Your brain’s desire for quick gratification. Obvious likes to find an answer then move on without over-stretching the mental muscles.
Why the habit exists
If you had to exhaustively think about your options and decisions all the time, you’d spend forever deliberating actions, never getting anything done. Obvious helps you filter out the clutter and focus on things that are most accessible and simplest to action without exercising its thinking muscles unnecessarily. In neuroscience terms this is ‘salience’, a thinking bias where most focus is placed on the most easily recognisable things.
The role of Obvious is to find the quick route without stopping off to explore other directions. If there’s clearly a workable solution, that’s the one it will tell you to go for, then you can move on without working any harder than you need to.
This makes Obvious a bit lazy as it is always on the look out for the path of least resistance where quick answers and easy wins lie.
How it holds you back
Obvious can make you feel good about coming up with a solution but once a satisfactory answer is found, there is no motivation to stretch the imagination and look any further. You could miss opportunities because Obvious focusses your decisions on how quickly you can find a viable solution. You don’t take time to dig deeper and look at new angles and concepts. And if you can easily come up with solutions, you can be sure your competitors can too.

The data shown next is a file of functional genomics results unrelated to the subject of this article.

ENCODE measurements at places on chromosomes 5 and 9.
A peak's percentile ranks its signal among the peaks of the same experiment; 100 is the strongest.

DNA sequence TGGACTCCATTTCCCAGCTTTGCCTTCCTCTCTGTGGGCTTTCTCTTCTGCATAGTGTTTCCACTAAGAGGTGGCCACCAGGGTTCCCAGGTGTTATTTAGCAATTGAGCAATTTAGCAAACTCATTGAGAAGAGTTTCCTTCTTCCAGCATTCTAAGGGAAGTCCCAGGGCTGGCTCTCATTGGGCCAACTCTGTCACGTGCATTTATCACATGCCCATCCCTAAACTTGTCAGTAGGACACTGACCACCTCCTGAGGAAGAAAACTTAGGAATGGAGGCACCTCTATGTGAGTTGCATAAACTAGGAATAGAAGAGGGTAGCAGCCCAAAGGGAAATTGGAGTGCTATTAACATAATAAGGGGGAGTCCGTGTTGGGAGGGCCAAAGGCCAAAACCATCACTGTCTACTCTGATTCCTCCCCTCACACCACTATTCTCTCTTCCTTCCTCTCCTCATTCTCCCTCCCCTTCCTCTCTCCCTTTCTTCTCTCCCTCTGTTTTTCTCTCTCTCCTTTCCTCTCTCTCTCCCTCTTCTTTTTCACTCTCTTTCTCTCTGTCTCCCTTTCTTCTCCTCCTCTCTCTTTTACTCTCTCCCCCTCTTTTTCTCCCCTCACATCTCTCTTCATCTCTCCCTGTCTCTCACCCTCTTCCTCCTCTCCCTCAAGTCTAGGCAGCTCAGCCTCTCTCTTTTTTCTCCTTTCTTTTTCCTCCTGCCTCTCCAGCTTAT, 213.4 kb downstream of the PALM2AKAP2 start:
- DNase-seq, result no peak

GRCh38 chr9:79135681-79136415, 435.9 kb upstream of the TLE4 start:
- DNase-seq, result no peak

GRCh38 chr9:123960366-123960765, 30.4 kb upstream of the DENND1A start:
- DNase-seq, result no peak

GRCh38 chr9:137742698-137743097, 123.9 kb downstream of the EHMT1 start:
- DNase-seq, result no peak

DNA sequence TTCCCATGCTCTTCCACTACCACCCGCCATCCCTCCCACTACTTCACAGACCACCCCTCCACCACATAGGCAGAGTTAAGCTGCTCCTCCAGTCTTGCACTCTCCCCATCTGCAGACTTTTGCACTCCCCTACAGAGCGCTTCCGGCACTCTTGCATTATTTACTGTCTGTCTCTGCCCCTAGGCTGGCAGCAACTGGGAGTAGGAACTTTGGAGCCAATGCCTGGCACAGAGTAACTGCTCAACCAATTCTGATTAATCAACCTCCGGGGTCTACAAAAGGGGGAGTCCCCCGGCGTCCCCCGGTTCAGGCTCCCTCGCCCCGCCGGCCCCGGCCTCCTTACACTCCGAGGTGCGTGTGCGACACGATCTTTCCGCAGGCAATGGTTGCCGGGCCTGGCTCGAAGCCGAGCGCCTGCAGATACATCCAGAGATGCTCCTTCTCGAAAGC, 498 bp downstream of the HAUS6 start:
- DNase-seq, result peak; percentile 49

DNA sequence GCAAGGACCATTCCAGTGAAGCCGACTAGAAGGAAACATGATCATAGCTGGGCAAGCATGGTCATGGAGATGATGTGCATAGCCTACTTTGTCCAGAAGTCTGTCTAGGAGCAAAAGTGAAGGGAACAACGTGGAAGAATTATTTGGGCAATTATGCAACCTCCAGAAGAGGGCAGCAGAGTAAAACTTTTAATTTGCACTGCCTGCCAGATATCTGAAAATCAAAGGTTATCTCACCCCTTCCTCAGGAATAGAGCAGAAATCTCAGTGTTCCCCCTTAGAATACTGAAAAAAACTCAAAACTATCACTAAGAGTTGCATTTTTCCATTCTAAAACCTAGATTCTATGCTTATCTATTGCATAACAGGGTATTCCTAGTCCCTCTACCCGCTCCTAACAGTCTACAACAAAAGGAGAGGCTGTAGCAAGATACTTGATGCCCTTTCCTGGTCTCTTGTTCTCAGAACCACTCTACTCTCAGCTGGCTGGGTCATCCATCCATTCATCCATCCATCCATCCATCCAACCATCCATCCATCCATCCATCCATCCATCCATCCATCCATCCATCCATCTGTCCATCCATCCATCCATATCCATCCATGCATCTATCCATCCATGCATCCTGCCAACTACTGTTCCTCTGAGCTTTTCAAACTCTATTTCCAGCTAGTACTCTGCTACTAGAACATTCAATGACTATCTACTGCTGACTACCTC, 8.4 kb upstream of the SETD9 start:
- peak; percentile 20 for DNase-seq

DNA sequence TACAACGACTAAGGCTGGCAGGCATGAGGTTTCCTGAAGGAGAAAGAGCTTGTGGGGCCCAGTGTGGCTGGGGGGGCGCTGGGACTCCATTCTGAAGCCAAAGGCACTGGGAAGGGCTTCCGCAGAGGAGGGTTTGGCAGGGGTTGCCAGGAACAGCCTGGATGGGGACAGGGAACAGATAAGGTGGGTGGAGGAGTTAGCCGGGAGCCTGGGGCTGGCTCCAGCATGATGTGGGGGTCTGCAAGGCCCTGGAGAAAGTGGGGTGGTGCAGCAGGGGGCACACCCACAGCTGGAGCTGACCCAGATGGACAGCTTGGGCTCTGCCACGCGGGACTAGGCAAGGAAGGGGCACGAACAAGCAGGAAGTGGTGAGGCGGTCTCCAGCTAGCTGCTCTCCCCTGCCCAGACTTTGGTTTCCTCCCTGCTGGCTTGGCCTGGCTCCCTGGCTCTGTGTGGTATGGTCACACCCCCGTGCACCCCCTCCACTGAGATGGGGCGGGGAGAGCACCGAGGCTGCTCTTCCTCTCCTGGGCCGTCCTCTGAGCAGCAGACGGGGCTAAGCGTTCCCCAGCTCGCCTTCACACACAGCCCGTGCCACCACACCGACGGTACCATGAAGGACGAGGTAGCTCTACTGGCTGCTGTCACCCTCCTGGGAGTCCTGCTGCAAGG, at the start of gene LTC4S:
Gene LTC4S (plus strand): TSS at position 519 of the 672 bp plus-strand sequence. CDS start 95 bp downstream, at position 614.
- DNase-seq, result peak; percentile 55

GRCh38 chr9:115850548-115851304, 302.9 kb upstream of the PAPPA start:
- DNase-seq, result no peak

When solving problems, Obvious can trap you within the confines of the most apparent options rather than encouraging you to find other more inventive ways of going about them or investigating more challenging options.
Practical options are more appealing than the more obscure and imaginative because you can readily see how to implement them without too much dilly-dallying. Obvious has a soft touch that mollycoddles you and prevents you from stretching for more creative alternatives.
How you can train it
To overcome the laziness of Obvious, you can consciously choose to change your mindset in the following ways:
From satisfactory to stretching
Ideas are limitless and the harder you try, the greater gems you are likely to find. If you are only doing just enough and answers come all too easily, you will be falling short of your creative potential.
From conventional to original
Exploring different concepts and novel angles primes your imagination to go beyond the straightforward answers and you’ll be finding ideas that set you aside from others.
Set yourself an ideas target. Aim for 10, 20, 50, 100 as long as it pushes you. If that seems too hard, then great. Once the easy answers are exhausted, you’ll have to stretch. That’s when the magic happens.